First Look: Pictures of U.S. Commandos on the Front Lines in Syria
A view of the war that the Pentagon hardly admits it's fighting
A batch of photos of U.S. Special Operations Forces deployed in Syria emerged Thursday, showing the soldiers -- one wearing a U.S. flag patch on his uniform -- close to the front lines with the Islamic State, patrolling through the village of Fatisah north of the group's de facto capital of Raqqa.
A batch of photos of U.S. Special Operations Forces deployed in Syria emerged Thursday, showing the soldiers — one wearing a U.S. flag patch on his uniform — close to the front lines with the Islamic State, patrolling through the village of Fatisah north of the group’s de facto capital of Raqqa.
The men all wear a mix of distinctive American military uniforms and equipment, and have a Mk 47 automatic grenade launcher mounted to the back of a pickup truck, a weapon primarily used by U.S. forces. The pictures raise questions over claims by the White House and the Pentagon that U.S. forces in Syria operate well behind the front lines, helping local rebels with planning, logistics, and training new fighters.
Asked about the pictures, and the mission of the U.S. forces in Syria, Maj. Tiffany Bowens, spokesperson for U.S. Special Forces Command in the Middle East, said in an email to Foreign Policy that the troops are “providing advice and assistance to the Syrian Democratic Forces,” but would not go into detail.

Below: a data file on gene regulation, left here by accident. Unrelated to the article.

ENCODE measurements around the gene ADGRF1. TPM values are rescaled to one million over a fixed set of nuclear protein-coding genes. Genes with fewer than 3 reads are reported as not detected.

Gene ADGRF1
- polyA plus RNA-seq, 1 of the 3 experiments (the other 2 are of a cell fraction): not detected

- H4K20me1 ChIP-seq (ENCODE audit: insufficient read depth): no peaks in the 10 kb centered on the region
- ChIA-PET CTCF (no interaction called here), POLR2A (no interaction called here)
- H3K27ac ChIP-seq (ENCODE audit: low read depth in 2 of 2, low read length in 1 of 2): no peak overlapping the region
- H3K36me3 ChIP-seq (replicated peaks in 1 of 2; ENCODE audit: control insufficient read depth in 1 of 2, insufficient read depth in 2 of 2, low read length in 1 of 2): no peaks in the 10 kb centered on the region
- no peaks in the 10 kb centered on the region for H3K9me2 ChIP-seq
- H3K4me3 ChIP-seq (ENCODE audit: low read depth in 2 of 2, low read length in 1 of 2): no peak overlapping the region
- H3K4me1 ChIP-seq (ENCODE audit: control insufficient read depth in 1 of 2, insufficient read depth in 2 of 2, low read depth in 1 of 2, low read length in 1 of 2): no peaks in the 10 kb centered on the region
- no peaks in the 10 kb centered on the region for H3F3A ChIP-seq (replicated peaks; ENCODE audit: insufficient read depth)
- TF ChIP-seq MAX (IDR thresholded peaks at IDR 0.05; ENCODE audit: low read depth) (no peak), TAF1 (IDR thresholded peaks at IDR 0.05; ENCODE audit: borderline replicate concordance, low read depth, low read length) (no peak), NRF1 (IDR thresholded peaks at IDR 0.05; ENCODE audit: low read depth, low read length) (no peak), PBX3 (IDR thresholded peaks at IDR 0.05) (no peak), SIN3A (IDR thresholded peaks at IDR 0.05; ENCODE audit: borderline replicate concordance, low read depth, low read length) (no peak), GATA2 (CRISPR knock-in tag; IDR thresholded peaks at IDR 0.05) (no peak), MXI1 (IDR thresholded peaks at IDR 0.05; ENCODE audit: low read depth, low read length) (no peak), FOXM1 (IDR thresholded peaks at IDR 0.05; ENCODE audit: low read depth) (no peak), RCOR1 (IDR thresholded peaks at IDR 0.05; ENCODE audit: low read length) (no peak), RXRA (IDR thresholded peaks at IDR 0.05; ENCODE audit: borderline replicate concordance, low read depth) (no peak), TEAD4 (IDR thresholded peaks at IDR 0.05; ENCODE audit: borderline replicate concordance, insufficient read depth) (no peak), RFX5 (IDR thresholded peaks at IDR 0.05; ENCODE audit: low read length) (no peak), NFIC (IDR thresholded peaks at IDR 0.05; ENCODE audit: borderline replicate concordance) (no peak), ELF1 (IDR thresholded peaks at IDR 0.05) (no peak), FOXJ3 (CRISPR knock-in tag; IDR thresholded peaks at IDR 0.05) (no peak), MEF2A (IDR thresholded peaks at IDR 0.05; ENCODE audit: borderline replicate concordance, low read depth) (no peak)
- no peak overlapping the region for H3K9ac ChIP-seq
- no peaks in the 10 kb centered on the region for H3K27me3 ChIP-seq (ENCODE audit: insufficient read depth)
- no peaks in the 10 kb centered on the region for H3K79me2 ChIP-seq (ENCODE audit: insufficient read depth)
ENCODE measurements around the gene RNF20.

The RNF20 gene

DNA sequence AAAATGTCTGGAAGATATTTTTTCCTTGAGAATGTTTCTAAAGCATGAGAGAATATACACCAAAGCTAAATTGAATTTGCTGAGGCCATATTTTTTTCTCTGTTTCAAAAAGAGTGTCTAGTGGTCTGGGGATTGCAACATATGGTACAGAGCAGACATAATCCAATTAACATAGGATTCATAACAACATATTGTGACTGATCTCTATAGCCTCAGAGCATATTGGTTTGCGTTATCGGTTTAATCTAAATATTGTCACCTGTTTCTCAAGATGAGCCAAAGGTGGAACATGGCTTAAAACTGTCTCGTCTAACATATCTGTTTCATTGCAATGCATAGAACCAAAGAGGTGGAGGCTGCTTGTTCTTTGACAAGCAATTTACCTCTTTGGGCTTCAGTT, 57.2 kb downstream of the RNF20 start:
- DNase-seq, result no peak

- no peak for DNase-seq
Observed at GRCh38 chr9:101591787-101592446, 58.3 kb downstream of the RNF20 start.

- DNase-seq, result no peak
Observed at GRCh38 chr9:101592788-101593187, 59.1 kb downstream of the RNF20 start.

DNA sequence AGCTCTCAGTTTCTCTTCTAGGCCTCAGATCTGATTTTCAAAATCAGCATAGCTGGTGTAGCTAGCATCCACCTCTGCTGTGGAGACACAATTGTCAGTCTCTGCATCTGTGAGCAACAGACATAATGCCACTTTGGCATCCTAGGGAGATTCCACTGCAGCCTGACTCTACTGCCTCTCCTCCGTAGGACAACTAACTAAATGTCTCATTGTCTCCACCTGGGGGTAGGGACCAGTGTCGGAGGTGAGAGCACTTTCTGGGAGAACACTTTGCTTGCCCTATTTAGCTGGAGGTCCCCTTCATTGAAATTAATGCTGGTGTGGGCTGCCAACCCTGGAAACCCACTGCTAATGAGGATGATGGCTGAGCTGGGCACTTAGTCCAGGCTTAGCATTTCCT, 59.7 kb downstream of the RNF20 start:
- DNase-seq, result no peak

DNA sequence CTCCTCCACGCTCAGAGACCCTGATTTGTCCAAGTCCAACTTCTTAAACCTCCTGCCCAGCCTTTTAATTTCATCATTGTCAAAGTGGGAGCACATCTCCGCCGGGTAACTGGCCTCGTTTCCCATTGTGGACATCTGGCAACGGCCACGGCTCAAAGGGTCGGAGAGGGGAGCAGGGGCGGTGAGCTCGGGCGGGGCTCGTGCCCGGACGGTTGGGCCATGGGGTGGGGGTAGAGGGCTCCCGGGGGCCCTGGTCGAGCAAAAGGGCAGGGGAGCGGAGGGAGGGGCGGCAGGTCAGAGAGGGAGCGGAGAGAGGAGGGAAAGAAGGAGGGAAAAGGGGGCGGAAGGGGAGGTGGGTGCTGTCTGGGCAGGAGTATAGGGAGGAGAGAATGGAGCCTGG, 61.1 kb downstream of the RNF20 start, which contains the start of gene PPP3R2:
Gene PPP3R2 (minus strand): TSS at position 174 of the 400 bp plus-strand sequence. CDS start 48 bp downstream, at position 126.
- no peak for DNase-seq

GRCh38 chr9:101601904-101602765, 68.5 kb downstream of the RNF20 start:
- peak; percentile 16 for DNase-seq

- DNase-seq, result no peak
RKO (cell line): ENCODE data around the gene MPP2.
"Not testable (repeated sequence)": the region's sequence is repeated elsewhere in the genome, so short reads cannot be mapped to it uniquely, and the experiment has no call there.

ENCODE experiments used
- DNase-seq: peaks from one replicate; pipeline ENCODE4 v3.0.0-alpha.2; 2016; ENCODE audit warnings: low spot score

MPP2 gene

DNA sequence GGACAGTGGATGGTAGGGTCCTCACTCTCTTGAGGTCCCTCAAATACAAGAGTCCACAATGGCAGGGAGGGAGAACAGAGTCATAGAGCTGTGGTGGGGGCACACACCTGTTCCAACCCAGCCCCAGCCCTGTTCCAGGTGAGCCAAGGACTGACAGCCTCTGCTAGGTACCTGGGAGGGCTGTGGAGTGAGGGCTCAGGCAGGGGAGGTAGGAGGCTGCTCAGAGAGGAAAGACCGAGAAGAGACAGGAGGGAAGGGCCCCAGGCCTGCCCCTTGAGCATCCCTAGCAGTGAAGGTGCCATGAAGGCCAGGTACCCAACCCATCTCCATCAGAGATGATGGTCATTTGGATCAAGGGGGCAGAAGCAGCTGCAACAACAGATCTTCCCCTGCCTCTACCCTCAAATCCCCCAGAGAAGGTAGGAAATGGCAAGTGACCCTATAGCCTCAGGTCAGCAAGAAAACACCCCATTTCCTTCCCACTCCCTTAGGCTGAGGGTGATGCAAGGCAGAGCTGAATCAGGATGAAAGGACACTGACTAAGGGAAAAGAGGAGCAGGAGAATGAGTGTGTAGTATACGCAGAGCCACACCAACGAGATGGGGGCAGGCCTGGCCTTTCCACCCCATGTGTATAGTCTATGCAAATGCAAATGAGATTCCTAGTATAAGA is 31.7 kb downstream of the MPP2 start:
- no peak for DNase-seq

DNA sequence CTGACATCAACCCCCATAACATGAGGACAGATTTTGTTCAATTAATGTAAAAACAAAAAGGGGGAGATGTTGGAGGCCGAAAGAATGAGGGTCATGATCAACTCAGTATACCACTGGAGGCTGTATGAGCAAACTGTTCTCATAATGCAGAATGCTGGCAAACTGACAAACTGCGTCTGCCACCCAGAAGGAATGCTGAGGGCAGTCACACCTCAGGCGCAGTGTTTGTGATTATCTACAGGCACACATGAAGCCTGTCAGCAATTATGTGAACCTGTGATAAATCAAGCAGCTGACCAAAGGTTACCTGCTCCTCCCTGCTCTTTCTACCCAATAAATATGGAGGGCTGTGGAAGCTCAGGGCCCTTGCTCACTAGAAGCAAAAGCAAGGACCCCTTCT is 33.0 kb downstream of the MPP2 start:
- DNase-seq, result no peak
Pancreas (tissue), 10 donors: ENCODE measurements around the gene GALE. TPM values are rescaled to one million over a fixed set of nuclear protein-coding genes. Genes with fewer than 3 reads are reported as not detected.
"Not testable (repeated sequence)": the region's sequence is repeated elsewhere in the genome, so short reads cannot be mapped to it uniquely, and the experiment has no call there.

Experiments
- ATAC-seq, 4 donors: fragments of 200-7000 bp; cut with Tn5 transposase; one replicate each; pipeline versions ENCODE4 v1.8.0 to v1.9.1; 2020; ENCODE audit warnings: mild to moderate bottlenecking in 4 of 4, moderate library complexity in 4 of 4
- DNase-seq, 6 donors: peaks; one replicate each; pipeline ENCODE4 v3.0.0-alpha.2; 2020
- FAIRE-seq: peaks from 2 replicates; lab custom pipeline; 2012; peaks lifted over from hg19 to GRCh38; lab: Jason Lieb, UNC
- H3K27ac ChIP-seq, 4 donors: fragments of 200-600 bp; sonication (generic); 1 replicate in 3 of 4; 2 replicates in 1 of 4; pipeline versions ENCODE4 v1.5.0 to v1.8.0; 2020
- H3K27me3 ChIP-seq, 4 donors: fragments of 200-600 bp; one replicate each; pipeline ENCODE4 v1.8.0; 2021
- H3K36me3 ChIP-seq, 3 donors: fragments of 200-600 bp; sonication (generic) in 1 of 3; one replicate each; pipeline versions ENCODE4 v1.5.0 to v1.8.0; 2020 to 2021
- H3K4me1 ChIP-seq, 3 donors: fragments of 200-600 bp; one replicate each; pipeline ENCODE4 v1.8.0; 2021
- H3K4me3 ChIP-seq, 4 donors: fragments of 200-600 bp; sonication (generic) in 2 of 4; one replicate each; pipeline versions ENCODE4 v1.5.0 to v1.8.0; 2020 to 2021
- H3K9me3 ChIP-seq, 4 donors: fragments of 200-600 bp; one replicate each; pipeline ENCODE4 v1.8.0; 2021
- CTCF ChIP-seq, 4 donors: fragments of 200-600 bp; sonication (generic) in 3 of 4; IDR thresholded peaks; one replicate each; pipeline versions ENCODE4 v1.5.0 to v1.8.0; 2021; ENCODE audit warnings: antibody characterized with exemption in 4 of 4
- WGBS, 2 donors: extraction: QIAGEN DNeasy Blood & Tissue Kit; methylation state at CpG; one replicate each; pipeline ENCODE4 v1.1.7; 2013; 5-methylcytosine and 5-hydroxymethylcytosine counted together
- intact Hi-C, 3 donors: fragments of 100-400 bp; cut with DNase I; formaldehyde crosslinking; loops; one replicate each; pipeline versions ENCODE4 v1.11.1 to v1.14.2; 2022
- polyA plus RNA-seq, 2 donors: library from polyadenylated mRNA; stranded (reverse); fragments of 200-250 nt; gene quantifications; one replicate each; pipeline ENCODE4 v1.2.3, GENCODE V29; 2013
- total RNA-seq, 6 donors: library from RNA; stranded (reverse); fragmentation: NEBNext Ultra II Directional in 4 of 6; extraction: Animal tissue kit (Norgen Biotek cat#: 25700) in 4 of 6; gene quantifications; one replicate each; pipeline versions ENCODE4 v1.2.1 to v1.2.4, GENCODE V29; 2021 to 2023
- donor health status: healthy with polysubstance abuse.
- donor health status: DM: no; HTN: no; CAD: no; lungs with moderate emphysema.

Several of the commandos also wear Kurdish People’s Protection Unit patches on their uniforms. Known as the YPG, the organization has long been accused by the Turkish government of being the Syrian arm of Turkey’s Kurdistan Workers Party, or PKK. Washington also considers the PKK a terrorist organization, but denies Ankara’s claims that the groups are the same. Either way, the patches will likely cause a stir in Turkey, and among local Arab populations distrustful of the Kurdish fighters.
When it comes to the YPG patch, Bowens said, “this practice is officially against uniform regulations,” but “U.S. Special Operations Forces and their counterparts typically swap unit patches as a method to build trust.” Intended as a sign of cooperation, the patch swap has been “employed in Afghanistan, Iraq, and Jordan. This is a tactical decision and not a reflection of U.S. Government policy.”
In April, President Barack Obama announced the upcoming deployment of 250 commandos to Syria, adding to the 50 already on the ground advising the SDF and local rebel groups. The SDF is comprised primarily of Syrian Kurds, with about 5,000 of its 25,000 members being Arabs.
Just last week, Gen. Joseph Votel, head of the U.S. Central Command, made a very public trip to Kobani in northern Syria to meet with local Arab and SDF leaders to assess the anti-ISIS fight.
Photo Credit: DELIL SOULEIMAN/AFP/Getty Images
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